HMT Response:

  The European Commission has approved the 80 per cent discount for energy-intensive sectors of industry which have agreed to meet energy-saving targets for a period of 10 years. There are currently no plans for how the Climate Change Negotiated Agreement Scheme might be developed or extended beyond 2011. The Government would anticipate that such decisions would be made closer to the time, in the context of circumstances at that time.

12.   How many companies does the Treasury expect to join the Emissions Trading Scheme during the first year (2001-2002)?

HMT Response:

  The emissions trading scheme is the responsibility of DEFRA.

  There are two ways in which firms can enter into the UK Emissions Trading Scheme. The first is through a Climate Change Levy Negotiated Agreement, where firms can opt to trade to meet their first emissions targets at the end of 2002. Approximately 13,000 individual facilities are covered by these agreements. The second way a firm can enter into the scheme is to decide to take part in the proposed January 2002 auction process. Firms have until the end of December to register an interest in joining the scheme. It is not possible to tell, at this stage, the total number that will volunteer into the scheme. Working closely with a wide range of businesses, the Emissions Trading Scheme has been designed to be accessible to as wide a constituency as possible, so as to give as many UK firms as possible valuable early experience of emissions trading. But the success of the scheme will be judged on whether it delivers a well-functioning market rather than any particular number of participants.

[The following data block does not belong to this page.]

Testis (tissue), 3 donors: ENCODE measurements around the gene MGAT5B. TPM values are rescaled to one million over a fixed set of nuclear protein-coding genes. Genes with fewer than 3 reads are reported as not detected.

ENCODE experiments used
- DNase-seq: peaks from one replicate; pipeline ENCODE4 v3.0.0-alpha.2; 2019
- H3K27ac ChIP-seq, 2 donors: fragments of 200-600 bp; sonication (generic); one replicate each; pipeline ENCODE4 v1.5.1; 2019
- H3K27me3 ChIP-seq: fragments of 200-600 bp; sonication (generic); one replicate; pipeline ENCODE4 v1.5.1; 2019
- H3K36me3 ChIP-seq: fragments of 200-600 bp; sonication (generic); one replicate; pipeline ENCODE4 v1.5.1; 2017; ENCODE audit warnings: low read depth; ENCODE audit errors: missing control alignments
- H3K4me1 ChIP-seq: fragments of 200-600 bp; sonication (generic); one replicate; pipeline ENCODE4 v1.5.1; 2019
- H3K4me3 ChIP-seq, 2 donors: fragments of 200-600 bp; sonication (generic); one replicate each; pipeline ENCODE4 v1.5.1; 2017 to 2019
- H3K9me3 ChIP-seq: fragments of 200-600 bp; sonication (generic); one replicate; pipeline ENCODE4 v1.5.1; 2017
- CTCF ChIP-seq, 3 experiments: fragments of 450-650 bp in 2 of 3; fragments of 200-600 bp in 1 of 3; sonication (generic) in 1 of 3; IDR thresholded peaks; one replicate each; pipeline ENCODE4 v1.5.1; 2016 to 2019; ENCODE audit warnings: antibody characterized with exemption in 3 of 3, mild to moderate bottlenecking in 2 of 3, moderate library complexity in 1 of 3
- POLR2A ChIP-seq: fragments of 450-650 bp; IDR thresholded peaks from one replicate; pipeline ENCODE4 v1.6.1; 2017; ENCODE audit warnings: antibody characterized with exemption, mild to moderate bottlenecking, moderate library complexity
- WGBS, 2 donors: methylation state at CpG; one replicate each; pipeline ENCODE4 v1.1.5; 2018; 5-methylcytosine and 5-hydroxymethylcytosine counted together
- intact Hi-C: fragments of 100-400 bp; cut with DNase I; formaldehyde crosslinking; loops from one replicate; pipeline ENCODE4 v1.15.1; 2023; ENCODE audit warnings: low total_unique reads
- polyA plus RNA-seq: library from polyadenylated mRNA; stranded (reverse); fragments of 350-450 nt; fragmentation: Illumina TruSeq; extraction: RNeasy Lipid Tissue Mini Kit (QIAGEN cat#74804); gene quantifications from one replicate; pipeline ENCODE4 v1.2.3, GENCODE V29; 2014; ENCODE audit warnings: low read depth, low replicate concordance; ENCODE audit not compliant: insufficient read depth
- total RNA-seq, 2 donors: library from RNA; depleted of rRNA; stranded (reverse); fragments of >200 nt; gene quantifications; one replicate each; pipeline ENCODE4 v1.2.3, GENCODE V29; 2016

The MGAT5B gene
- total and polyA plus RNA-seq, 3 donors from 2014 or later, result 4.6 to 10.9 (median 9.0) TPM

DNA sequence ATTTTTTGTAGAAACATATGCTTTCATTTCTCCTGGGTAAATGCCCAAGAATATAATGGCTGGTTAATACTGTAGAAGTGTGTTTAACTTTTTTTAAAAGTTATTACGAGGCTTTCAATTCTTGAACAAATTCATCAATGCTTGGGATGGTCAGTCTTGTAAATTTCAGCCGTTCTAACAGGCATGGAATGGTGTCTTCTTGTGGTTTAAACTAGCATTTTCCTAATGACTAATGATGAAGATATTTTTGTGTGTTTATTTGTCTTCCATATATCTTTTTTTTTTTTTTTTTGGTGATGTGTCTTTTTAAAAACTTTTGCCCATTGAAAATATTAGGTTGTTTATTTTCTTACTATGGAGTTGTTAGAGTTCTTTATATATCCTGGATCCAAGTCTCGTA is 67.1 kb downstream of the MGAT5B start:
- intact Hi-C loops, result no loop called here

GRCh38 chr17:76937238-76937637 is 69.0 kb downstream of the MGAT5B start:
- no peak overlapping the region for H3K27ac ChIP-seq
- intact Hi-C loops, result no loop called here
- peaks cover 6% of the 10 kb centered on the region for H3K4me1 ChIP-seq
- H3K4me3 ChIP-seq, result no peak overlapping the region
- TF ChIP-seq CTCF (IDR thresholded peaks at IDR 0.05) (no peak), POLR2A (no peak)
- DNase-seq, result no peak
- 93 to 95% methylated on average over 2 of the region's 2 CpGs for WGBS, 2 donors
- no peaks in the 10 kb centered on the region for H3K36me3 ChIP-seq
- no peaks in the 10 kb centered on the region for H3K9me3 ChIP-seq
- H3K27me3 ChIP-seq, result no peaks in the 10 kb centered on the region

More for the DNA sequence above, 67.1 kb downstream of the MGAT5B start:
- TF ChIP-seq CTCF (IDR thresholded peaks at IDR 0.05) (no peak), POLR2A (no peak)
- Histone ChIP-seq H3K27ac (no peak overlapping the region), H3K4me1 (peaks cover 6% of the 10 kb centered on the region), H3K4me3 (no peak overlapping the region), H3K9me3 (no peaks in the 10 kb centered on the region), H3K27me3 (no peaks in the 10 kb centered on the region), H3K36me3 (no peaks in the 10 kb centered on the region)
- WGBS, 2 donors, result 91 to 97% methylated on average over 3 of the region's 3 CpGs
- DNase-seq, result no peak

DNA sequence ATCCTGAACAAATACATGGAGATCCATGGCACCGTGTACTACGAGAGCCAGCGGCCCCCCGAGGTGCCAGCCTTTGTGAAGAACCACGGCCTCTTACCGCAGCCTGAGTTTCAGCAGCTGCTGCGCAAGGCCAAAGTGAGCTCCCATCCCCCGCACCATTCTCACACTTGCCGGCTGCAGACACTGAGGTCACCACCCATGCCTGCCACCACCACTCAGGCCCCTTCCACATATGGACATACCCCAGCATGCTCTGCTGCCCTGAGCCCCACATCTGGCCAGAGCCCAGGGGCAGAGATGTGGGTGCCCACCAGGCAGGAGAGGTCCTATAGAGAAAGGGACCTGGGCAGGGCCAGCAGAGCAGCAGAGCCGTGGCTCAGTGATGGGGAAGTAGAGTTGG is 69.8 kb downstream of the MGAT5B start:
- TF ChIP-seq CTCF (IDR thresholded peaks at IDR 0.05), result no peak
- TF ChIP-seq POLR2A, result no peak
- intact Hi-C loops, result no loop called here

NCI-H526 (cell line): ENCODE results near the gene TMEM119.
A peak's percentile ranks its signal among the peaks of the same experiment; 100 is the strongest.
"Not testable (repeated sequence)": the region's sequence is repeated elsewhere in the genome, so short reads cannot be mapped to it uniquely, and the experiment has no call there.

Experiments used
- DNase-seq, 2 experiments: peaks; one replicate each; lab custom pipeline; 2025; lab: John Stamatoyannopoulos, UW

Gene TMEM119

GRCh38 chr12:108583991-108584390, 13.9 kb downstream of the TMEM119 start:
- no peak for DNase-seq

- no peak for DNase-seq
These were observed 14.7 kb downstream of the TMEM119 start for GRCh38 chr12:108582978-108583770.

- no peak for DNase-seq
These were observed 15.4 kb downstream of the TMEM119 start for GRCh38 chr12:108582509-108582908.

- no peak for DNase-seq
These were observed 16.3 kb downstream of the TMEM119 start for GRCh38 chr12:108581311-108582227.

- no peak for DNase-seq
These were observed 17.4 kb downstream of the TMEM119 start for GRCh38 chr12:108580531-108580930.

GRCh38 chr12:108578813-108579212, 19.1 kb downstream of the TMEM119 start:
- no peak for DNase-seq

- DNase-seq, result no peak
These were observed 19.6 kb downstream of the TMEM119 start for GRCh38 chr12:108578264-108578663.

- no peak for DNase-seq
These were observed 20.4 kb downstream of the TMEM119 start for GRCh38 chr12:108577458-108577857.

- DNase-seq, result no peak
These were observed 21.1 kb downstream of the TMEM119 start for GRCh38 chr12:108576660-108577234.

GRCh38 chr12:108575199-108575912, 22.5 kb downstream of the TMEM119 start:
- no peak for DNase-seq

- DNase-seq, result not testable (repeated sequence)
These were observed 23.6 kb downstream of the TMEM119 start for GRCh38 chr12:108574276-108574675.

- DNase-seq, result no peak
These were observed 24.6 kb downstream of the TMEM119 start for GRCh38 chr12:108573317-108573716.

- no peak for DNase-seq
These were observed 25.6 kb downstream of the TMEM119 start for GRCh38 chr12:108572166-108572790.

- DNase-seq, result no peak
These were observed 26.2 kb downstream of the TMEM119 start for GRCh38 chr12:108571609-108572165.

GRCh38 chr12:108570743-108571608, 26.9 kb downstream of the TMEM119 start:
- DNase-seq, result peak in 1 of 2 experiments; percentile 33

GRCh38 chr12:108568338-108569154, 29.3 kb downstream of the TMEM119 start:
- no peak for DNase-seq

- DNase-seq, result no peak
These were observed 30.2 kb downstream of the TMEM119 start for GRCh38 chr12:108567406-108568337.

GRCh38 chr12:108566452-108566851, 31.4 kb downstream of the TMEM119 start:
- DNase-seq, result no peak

13.   Will the £30 million to be made available in 2003-04 for the Emissions Trading Scheme be restricted to those companies which join in the first year?

HMT Response:

  The emissions trading scheme is the responsibility of DEFRA. The £30 million (after corporation tax) available from 2003-04 will be available to firms joining in the first year of the Emissions Trading Scheme. Decisions on funding for firms entering into the scheme subsequent to the first year will be taken in the next Spending Review in the light of experience of the first year of trading.


14.   What monitoring did the Treasury carry out in the course of Spending Review 2000 and before PSAs were drafted to ensure that departments were building environmental protection and sustainable development into their reviews? How did the Treasury, for example, ensure that environmental considerations were adequately built into the Department of Health's review and the work of the NHS?

HMT Response: